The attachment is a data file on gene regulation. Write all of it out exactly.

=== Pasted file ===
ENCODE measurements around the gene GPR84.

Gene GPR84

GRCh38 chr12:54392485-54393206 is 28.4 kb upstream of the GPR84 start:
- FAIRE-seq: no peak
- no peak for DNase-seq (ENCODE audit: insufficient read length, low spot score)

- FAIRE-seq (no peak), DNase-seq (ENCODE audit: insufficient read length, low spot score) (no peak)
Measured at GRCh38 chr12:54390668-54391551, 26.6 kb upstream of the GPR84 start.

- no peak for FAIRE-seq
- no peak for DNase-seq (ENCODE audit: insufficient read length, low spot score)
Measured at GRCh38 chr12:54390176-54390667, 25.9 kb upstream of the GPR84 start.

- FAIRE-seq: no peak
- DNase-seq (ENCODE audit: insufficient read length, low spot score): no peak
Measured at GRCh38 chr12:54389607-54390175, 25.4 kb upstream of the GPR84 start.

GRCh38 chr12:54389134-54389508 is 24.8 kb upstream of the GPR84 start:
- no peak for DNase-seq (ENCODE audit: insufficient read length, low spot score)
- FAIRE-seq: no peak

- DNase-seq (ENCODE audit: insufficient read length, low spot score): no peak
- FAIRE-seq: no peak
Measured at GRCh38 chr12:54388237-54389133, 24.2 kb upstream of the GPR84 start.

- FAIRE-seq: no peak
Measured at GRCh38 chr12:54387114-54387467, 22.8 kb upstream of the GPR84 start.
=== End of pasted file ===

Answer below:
ENCODE measurements around the gene GPR84.

Gene GPR84

GRCh38 chr12:54392485-54393206 is 28.4 kb upstream of the GPR84 start:
- FAIRE-seq: no peak
- no peak for DNase-seq (ENCODE audit: insufficient read length, low spot score)

- FAIRE-seq (no peak), DNase-seq (ENCODE audit: insufficient read length, low spot score) (no peak)
Measured at GRCh38 chr12:54390668-54391551, 26.6 kb upstream of the GPR84 start.

- no peak for FAIRE-seq
- no peak for DNase-seq (ENCODE audit: insufficient read length, low spot score)
Measured at GRCh38 chr12:54390176-54390667, 25.9 kb upstream of the GPR84 start.

- FAIRE-seq: no peak
- DNase-seq (ENCODE audit: insufficient read length, low spot score): no peak
Measured at GRCh38 chr12:54389607-54390175, 25.4 kb upstream of the GPR84 start.

GRCh38 chr12:54389134-54389508 is 24.8 kb upstream of the GPR84 start:
- no peak for DNase-seq (ENCODE audit: insufficient read length, low spot score)
- FAIRE-seq: no peak

- DNase-seq (ENCODE audit: insufficient read length, low spot score): no peak
- FAIRE-seq: no peak
Measured at GRCh38 chr12:54388237-54389133, 24.2 kb upstream of the GPR84 start.

- FAIRE-seq: no peak
Measured at GRCh38 chr12:54387114-54387467, 22.8 kb upstream of the GPR84 start.